IRAN; Congressional Record Vol. 166, No. 1
(Senate - January 03, 2020)

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[Page S4]
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  Mr. SCHUMER. Mr. President, last night, the United States conducted a 
military operation designed to kill Major General Qasem Soleimani, a 
notorious terrorist. No one should shed a tear over his death. The 
operation against Soleimani in Iraq was conducted, however, without 
specific authorization and any advance notification or consultation 
with Congress.
  I am a member of the Gang of 8, which is typically briefed in advance 
of operations of this level of significance. We were not. The need for 
advance consultation and transparency with Congress was put in the 
Constitution for a reason--because the lack of advance consultation and 
transparency with Congress can lead to hasty and ill-considered 
decisions. When the security of the Nation is at stake, decisions must 
not be made in a vacuum. The Framers of the Constitution gave war 
powers to the legislature and made the executive the Commander in Chief 
for the precise reason of forcing the two branches of government to 
consult with one another when it came to matters of war and peace.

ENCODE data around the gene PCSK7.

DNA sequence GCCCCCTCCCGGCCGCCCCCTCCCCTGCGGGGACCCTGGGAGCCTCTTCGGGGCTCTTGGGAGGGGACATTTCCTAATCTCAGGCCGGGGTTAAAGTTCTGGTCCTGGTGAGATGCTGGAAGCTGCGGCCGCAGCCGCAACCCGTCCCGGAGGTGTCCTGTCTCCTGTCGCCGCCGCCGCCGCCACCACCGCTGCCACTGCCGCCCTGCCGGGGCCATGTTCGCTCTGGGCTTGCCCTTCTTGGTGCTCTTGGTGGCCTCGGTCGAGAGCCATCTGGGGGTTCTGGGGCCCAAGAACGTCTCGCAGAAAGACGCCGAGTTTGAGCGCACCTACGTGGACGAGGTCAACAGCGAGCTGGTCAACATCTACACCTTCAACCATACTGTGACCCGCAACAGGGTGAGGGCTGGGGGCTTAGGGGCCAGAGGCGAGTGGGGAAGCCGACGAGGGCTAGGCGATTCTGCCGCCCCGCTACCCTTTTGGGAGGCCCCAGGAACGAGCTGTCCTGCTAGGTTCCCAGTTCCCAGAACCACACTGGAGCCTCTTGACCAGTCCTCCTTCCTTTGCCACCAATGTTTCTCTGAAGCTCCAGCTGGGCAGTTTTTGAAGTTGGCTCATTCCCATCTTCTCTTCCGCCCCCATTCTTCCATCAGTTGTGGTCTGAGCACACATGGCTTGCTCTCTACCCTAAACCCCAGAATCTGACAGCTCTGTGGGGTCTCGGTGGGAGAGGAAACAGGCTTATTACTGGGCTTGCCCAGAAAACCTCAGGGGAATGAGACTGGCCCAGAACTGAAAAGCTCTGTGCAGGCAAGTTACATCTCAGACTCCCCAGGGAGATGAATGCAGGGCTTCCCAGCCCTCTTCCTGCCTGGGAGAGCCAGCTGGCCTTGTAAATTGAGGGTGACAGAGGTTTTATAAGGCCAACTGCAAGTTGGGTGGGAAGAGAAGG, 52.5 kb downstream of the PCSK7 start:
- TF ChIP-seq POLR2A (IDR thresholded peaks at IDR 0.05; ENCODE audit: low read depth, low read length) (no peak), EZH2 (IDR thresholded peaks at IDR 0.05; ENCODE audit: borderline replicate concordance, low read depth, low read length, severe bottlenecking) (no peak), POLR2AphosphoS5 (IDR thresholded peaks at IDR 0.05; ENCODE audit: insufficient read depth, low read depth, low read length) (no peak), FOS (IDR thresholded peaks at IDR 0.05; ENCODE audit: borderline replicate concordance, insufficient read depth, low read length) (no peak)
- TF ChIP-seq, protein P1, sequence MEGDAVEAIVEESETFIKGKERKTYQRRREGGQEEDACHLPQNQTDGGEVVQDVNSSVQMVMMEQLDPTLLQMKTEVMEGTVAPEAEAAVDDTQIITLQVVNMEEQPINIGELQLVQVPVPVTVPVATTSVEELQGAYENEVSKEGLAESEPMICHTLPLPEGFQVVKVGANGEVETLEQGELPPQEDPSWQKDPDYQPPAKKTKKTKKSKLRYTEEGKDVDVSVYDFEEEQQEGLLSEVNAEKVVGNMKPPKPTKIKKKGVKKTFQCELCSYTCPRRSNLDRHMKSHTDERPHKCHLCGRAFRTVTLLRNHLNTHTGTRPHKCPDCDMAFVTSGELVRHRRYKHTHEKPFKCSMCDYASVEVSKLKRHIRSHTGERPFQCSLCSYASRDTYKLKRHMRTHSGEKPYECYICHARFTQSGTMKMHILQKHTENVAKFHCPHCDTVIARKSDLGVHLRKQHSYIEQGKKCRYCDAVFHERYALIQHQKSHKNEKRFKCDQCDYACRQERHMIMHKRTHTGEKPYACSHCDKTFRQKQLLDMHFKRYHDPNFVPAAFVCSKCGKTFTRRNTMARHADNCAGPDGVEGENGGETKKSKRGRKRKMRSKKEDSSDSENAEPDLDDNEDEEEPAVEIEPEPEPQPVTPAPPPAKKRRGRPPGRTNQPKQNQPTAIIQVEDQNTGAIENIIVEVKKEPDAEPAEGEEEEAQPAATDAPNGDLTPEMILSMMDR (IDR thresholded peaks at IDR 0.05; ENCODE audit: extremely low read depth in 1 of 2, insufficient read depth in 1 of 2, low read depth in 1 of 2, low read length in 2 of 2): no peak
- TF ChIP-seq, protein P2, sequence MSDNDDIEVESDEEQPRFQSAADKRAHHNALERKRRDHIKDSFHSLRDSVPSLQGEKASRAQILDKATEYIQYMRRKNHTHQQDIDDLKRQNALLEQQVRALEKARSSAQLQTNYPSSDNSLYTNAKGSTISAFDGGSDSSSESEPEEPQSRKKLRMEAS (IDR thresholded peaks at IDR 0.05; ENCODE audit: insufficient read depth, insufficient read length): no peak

It is paramount for an administration to get an outside view to 
prevent groupthink and rash action and to be asked probing questions, 
not from your inner and often insulated circle but from others--
particularly Congress--which forces an administration, before it acts, 
to answer very serious questions. The administration did not consult in 
this case, and I fear that those very serious questions have not been 
answered and may not be fully considered.
  Among those questions: What was the legal basis for conducting this 
operation? How far does that legal basis extend? Iran has many 
dangerous surrogates in the region and a whole range of possible 
responses. Which responses do we expect? Which are most likely? Do we 
have plans to counter all of the possible responses? How effective will 
our counters be? What does this action mean for the long-term stability 
of Iraq and the trillions of dollars and thousands of American lives 
sacrificed there? How does the administration plan to manage an 
escalation of hostilities? How does the administration plan to avoid 
larger and potentially endless conflagration in the Middle East? These 
are questions that must be answered.
  It is my view that the President does not have the authority for a 
war with Iran. If he plans a large increase in troops and potential 
hostility over a longer time, the administration will require 
congressional approval and the approval of the American people.
  The President's decision may add to an already dangerous and 
difficult situation in the Middle East. The risk of a much longer 
military engagement in the Middle East is acute and immediate. This 
action may well have brought our Nation closer to another endless war--
exactly the kind of endless war the President promised he would not 
drag us into.
  As our citizens and those of our allies evacuate Iraq and troops 
prepare for retaliatory action, Congress needs answers to these 
questions and others from the administration immediately, and the 
American people need answers as well.